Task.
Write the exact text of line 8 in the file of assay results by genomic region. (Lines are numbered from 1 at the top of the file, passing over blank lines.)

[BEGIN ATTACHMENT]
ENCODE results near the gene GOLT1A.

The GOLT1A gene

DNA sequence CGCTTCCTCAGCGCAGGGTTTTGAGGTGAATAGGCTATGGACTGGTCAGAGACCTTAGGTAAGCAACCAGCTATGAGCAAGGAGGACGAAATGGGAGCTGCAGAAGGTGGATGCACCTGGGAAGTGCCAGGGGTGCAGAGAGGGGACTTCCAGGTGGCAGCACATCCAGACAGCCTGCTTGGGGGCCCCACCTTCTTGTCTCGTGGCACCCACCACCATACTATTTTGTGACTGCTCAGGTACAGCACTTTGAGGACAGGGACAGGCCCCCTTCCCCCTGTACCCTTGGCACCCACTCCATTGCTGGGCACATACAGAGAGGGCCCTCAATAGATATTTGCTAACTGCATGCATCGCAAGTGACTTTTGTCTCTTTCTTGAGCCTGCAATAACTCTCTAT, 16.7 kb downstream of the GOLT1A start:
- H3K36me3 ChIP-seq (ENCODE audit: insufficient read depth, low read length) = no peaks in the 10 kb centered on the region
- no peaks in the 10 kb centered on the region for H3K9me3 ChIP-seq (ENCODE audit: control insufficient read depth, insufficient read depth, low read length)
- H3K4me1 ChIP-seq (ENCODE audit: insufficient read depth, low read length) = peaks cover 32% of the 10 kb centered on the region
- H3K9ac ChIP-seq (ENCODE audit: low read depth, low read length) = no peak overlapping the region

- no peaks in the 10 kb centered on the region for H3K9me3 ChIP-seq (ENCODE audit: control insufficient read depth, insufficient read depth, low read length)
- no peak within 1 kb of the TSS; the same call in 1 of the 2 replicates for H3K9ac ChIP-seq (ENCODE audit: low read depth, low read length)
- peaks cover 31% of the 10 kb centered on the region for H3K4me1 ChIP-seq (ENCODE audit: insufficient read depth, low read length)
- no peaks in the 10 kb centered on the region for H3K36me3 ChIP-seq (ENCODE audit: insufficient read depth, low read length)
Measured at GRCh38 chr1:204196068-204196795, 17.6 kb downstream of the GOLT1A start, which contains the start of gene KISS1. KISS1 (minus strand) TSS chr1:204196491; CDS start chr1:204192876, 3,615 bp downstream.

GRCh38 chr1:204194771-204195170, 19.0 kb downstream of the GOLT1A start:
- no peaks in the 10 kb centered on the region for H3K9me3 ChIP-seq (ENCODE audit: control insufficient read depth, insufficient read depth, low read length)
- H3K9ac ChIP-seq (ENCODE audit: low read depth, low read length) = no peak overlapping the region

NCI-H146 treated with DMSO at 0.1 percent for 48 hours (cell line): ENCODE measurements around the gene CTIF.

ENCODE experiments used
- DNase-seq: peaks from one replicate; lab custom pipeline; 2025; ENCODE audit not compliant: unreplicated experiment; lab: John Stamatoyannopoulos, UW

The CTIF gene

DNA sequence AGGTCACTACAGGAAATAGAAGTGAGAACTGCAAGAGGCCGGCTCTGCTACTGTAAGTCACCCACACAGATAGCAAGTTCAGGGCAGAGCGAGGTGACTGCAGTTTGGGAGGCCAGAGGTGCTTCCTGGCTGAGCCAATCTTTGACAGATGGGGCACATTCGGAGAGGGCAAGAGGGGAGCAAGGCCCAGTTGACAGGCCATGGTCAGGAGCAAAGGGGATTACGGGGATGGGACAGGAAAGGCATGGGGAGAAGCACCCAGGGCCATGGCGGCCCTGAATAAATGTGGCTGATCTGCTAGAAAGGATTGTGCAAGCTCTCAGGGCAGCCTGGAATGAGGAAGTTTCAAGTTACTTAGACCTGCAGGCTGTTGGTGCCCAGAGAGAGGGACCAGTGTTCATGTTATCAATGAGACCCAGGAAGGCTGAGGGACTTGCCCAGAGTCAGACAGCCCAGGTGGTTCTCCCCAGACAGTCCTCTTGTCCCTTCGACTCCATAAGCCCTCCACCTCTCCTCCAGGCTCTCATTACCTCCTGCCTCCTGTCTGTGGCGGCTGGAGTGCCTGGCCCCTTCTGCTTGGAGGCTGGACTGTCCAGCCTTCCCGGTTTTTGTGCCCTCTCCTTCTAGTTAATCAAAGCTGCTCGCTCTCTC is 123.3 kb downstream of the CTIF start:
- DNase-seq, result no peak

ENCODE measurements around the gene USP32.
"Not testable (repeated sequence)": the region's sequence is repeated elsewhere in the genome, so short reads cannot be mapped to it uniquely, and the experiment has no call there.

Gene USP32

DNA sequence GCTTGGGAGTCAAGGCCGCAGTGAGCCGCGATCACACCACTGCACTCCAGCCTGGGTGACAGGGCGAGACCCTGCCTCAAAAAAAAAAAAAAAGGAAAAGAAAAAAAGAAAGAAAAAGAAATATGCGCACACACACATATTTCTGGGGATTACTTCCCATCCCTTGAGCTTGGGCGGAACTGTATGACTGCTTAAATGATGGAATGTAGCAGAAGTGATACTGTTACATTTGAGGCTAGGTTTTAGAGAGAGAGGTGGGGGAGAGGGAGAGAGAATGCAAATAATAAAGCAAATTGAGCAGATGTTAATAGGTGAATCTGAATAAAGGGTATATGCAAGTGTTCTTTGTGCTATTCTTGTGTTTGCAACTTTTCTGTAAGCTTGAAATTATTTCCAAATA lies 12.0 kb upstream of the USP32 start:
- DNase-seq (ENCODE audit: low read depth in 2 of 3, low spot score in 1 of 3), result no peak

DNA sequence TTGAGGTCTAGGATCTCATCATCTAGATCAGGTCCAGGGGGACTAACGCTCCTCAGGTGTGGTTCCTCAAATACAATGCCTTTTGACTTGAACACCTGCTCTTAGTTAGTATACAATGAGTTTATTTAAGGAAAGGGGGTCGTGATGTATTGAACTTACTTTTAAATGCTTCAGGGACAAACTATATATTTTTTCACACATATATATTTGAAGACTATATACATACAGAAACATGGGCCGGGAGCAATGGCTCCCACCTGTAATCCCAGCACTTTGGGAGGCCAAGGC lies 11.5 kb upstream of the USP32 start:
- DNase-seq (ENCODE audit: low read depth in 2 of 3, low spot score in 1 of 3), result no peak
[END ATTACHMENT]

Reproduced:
- no peaks in the 10 kb centered on the region for H3K9me3 ChIP-seq (ENCODE audit: control insufficient read depth, insufficient read depth, low read length)